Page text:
The HSBC Cape Town Sevens will come to a climax on Sunday after a thrilling day of action at Cape Town Stadium on Saturday which saw the semi-final line-up confirmed. In the women’s event Olympic champions New Zealand will face Ireland in the last four, while the USA will take on reigning Series champions Australia on day three. In the men’s competition New Zealand and USA will meet in the last four and Samoa will take on hosts South Africa on day three.
- HSBC Cape Town Sevens semi-finals confirmed after superb day of rugby sevens in South Africa
- Women’s semi-final line-up: New Zealand v Ireland, USA v Australia
- Men’s semi-finals: New Zealand v USA, Samoa v South Africa
- Finals day on Sunday sees the women’s semi-finals at 11:24 local time (GMT+2) and the men’s semi-finals at 15:24, with the women’s and men’s cup finals at 19:26 and 19:56 respectively
- Paris 2024 Olympic qualification and Series status at stake in most competitive Series in history
The HSBC Cape Town Sevens will come to a climax on Sunday after a thrilling day of action at Cape Town Stadium on Saturday which saw the semi-final line-up confirmed.
In the women’s event Olympic champions New Zealand will face Ireland in the last four, while the USA will take on reigning Series champions Australia on day three.
In the men’s competition New Zealand and USA will meet in the last four and Samoa will take on hosts South Africa on day three.
In the men’s quarter-finals, Moses Leo led the way with a hat-trick of tries as New Zealand defeated Uruguay 50-0 in the first last eight tie.
Caleb Tangitau scored two tries and Che Clarke and Roderick Solo also crossed for the victors, but Uruguay can hold their heads high for getting this far.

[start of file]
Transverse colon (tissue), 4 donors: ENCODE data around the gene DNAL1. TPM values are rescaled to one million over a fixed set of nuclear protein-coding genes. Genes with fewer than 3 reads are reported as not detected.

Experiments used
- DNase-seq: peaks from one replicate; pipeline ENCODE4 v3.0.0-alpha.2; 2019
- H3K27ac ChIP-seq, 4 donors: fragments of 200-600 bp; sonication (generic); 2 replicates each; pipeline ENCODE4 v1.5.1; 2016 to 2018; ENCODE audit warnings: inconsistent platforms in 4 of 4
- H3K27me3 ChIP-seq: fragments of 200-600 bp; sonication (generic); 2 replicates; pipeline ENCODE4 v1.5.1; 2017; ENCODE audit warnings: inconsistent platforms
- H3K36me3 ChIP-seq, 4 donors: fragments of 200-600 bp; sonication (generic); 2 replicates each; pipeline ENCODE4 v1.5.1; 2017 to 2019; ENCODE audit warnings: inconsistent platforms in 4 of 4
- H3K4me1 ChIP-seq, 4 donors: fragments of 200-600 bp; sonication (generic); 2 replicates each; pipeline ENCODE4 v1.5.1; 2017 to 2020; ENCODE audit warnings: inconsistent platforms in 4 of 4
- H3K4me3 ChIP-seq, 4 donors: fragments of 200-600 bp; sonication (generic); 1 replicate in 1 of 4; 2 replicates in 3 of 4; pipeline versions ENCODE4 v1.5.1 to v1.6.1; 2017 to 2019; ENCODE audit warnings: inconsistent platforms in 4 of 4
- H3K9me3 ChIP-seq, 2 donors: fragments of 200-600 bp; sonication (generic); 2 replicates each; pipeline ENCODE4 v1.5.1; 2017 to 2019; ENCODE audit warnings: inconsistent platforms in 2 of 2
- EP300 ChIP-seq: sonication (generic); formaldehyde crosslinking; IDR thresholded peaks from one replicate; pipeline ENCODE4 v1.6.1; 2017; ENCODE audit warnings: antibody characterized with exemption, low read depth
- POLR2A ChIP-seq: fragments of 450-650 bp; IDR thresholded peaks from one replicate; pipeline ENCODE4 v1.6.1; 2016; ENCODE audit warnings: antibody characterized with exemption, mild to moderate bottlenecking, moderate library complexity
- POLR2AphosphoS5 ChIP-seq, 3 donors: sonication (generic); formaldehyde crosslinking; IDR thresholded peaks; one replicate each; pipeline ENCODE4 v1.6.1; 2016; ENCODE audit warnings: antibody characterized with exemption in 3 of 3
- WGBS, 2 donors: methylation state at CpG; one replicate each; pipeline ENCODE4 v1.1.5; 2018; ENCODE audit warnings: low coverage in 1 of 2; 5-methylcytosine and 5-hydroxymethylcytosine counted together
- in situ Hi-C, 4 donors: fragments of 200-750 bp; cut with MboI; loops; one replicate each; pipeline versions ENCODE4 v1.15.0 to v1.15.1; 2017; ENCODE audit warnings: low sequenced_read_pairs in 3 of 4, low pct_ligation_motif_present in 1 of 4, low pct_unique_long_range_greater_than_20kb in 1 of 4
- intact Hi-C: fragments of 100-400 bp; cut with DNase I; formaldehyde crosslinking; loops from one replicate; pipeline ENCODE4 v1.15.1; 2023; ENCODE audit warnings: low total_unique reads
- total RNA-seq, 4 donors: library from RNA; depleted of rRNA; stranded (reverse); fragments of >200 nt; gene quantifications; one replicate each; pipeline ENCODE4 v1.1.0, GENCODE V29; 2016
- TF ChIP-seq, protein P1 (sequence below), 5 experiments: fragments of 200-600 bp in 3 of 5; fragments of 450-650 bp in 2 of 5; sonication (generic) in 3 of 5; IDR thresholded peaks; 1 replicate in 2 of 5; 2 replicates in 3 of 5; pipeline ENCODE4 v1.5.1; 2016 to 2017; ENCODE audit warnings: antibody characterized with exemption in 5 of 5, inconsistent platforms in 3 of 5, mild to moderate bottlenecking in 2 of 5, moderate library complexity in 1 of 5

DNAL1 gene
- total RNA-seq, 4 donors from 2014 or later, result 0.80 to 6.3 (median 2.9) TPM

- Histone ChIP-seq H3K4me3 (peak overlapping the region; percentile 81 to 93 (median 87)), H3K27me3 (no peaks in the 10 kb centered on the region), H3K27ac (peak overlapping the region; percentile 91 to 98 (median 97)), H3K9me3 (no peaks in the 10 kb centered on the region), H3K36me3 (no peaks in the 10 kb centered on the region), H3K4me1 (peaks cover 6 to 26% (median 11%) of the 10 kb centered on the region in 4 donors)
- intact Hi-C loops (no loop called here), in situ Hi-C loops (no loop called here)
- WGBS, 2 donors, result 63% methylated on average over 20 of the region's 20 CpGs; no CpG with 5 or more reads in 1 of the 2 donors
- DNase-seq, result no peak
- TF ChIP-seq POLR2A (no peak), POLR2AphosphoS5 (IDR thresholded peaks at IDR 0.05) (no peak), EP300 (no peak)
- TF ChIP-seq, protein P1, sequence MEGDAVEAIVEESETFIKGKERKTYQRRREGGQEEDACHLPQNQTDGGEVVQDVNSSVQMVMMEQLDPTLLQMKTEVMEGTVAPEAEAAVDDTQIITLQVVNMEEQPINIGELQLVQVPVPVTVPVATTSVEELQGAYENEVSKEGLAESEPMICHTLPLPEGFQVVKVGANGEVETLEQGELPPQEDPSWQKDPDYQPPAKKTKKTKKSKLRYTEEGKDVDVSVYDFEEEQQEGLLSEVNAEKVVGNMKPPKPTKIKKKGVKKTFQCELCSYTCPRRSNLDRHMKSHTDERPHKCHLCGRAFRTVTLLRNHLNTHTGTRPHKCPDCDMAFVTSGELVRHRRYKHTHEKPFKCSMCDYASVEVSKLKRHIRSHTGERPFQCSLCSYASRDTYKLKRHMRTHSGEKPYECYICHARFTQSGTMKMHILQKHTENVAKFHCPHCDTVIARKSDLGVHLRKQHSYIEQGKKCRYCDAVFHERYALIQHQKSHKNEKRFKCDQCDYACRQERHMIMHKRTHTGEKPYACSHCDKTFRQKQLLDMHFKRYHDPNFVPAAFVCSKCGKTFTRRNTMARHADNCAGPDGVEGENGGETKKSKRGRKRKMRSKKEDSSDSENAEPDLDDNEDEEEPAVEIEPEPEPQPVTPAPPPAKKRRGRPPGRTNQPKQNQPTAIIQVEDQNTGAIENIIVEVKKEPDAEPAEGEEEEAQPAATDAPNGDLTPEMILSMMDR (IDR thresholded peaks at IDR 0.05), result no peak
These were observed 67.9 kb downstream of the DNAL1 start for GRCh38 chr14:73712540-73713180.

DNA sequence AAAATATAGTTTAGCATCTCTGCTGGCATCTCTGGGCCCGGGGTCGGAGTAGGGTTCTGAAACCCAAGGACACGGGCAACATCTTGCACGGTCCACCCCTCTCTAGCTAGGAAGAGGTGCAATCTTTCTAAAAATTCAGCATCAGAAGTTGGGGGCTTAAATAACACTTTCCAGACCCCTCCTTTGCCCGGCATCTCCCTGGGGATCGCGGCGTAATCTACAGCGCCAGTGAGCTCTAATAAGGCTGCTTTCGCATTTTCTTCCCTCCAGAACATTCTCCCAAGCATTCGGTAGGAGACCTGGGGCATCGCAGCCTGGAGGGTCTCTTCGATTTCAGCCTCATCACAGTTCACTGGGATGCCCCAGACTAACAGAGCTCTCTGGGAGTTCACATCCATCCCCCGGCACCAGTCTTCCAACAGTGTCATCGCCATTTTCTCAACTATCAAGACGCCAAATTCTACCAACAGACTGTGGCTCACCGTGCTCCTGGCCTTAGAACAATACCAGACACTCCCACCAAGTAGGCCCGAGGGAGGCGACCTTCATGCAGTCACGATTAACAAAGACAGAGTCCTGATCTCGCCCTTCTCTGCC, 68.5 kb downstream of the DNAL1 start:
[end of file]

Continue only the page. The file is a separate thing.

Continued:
Tuna Tuitama (2), Paul Scanlan and Vaa Apelu Maliko scored tries for Samoa in the second quarter-final as they got the better of Argentina 22-10. Rodrigo Isgro and Agustin Fraga were the try scorers in defeat for Argentina.
An early try from Manueli Maisamoa which was converted by Waisea Nacuqu gave Fiji a 7-0 lead versus USA next up early on.
However, USA found their form in the second period and tries from Joe Schroeder, David Still and Malacchi Esdale - along with one conversion from Steve Tomasin - saw them progress to the semi-finals 17-7.
With the home crowd behind them, South Africa then took on Great Britain in the last match of day two.
Ryan Oosthuizen’s try converted by Ricardo Duarttee gave South Africa a 7-0 advantage before Morgan Williams scored, converted by Tom Emery, made it 7-7 at the break.
Duarttee’s seven pointer early in the second half had South Africa up again before Femi Sofolarin replied in kind and it was 14-14 with a few minutes left.
Dalvon Blood was the man who scored the winning try for the home side, Duarttee converting as they progressed 21-14.
The women’s Cup quarter-finals began with New Zealand dominating Canada 50-5.
Canada actually went 5-0 up, but that jolted New Zealand into action and Jazmin Felix-Hotham (2), Michaela Blyde (2), Kelly Brazier, Jorja Miller, Manaia Nuku and Risi Pouri-Lane scored their tries.